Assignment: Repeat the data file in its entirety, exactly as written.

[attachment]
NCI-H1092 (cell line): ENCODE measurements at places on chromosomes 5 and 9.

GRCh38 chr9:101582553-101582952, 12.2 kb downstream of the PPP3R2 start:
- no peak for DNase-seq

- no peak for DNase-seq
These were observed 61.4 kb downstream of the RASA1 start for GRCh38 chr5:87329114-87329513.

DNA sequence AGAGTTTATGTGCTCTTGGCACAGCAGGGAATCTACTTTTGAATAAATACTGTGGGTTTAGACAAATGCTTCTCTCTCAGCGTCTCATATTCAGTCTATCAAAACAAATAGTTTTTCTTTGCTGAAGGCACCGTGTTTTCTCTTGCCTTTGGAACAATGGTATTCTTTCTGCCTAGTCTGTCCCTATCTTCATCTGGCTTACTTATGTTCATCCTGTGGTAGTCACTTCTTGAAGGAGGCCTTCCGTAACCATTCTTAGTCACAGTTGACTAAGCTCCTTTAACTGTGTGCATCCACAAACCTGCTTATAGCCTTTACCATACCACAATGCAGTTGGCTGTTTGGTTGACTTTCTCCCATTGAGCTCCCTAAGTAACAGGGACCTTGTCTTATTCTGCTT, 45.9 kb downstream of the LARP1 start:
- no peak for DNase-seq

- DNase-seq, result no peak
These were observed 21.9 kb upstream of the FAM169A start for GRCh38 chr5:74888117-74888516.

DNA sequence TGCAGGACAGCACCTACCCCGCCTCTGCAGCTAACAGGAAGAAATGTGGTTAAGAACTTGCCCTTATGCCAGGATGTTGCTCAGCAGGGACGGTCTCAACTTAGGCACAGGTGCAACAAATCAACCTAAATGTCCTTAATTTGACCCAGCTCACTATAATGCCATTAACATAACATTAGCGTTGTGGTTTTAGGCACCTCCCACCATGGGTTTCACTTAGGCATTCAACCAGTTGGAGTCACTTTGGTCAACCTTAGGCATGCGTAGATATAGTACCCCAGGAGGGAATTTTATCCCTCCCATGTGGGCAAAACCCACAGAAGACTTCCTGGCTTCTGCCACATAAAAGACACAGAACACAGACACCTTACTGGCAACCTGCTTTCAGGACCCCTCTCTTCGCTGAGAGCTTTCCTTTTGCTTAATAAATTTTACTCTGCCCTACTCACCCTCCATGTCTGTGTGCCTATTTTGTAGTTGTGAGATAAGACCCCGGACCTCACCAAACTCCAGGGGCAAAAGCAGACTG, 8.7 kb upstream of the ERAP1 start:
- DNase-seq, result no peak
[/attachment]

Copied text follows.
NCI-H1092 (cell line): ENCODE measurements at places on chromosomes 5 and 9.

GRCh38 chr9:101582553-101582952, 12.2 kb downstream of the PPP3R2 start:
- no peak for DNase-seq

- no peak for DNase-seq
These were observed 61.4 kb downstream of the RASA1 start for GRCh38 chr5:87329114-87329513.

DNA sequence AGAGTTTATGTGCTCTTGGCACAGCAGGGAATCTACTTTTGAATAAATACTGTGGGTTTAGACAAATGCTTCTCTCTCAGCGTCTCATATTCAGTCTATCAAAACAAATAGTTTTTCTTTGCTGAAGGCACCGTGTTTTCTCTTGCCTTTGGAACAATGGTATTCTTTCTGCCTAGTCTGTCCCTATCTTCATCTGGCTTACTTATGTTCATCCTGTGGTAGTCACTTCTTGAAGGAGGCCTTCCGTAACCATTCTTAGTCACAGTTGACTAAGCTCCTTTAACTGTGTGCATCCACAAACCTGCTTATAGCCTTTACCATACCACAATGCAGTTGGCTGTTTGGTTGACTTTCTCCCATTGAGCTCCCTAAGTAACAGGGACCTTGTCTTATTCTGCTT, 45.9 kb downstream of the LARP1 start:
- no peak for DNase-seq

- DNase-seq, result no peak
These were observed 21.9 kb upstream of the FAM169A start for GRCh38 chr5:74888117-74888516.

DNA sequence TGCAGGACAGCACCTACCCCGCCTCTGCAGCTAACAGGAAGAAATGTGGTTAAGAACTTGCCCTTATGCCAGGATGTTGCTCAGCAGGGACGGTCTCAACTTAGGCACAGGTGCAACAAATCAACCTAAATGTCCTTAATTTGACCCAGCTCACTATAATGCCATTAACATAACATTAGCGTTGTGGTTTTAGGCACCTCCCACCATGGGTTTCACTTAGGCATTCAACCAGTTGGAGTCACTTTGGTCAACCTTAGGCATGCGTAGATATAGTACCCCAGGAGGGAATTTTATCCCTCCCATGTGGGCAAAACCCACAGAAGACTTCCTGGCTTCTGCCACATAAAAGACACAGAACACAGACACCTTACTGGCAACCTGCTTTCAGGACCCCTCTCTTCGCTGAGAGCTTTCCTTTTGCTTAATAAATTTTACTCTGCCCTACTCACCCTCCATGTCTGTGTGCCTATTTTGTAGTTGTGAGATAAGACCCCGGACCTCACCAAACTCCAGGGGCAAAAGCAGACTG, 8.7 kb upstream of the ERAP1 start:
- DNase-seq, result no peak